Adam Silver will officially be the NBA commissioner on February 1st, 2014 when David Stern calls it quits. Silver is being smart about this. You see him at every NBA press conference or event, and he is basically getting his name out there.
In an interview, Silver talks about the new SportVu cameras that are in all 30 arenas in the NBA:
CLNS Radio: Why did you decide to make SportsVu public and develop it for the entire league?
Adam Silver: We decided to make it public because, first of all, there is a huge inefficiency in people going out there and trying to create that data on their own. And we know that if we make that data available, it will draw people closer to the game. For the hardcore fans that are truly interested in it, it’s a way for the passionate fans to get deeper into the game. Ultimately, to the extent that there once was a competitive advantage for some teams having it and not some others, there’s now a sufficient mass of a core group of teams-15 teams-that are already doing it and taking it on themselves.
It made sense to say, “Let’s make this league wide now. Let’s make a certain data set publicly available.” Not all of it, but recognizing that the real value comes from how they use that data as opposed to just the fact that they have it. And how accepting the coach is and the general manager is using the data, and whatever the secret formula and the secret sauce that every team has. That’s really where the difference is.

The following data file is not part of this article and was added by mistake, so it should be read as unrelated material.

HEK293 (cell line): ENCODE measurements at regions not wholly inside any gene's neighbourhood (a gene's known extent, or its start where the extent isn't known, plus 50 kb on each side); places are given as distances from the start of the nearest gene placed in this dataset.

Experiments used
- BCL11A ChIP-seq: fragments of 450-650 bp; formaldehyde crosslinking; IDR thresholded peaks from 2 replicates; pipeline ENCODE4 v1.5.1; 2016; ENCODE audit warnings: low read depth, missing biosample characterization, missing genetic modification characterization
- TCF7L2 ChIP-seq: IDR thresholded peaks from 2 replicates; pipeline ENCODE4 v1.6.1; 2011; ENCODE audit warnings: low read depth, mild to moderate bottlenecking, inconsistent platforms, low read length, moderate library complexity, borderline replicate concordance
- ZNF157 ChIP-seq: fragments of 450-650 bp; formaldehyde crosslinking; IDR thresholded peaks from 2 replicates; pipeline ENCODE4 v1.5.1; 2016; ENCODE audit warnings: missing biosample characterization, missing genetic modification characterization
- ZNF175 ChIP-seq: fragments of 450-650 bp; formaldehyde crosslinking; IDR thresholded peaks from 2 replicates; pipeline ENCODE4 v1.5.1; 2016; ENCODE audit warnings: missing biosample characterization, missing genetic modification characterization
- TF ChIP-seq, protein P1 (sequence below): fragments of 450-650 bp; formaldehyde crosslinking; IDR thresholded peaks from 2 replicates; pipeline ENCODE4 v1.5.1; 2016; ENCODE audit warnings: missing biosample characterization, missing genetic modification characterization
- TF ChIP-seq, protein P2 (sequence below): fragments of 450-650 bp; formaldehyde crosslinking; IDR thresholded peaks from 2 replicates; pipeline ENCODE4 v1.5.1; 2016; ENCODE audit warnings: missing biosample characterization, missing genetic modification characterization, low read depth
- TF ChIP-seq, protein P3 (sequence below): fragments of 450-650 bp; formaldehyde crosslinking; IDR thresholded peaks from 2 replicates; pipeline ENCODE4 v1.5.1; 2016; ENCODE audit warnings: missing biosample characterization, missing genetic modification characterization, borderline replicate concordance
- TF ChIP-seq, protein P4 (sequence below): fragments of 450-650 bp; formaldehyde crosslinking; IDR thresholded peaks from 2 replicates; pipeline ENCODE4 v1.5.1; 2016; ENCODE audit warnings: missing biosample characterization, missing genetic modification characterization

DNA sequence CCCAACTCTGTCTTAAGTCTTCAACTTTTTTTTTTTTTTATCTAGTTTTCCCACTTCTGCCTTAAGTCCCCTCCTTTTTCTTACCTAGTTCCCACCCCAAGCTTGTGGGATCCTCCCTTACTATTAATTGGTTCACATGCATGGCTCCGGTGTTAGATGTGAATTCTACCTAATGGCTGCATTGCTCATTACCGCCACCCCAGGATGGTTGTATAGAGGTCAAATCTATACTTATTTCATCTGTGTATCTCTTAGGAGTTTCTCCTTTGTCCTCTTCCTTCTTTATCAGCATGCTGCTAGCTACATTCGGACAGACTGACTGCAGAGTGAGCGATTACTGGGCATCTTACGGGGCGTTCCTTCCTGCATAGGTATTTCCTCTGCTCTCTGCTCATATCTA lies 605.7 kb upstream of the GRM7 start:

CLNS: They’re going to defend that secret sauce to the grave, but what is the difference between what the public is seeing and what the rest of the league is getting to see?
Silver: We’re actually just going through that process now. There will be certain data, maybe some of the data certainly
on officiating-certain movements of officials-and some of the other data from players that I think has the potential to be misused potentially and can be misleading in terms of a player’s value. So we’re going through that process now. It’s less about what we’re withholding. It’s about what data is actually meaningful and most valuable to the public.
CLNS: Are you giving guidance to teams on how to interpret the data as far as evaluating their own players and opposing players or are you letting the free market decide how that should be done?
Silver: Well, we let the free market decide. We have a department called TeamBo [Team, Marketing & Business Operations] and the job of that department is to go out and help teams with business analytics, so that teams aren’t direct competitors for selling tickets, for example. For the most part, maybe a little bit in certain cities. But generally, it’s good for everybody if teams develop a better capacity for selling tickets and selling sponsorships. Wins and losses, of course, are very different as it’s a zero-sum game.
So I think there’s got to be a balance there from a league standpoint, one that let’s make this core set of data available and then let the free market work among the teams as opposed to us getting intimately involved on how they use this set of data.
The league is heading towards using more and more analytics, and it seems as if Silver is a big fan of that. The cameras give writers like me more stats to analyze, and more importantly, it gives teams more info on their players.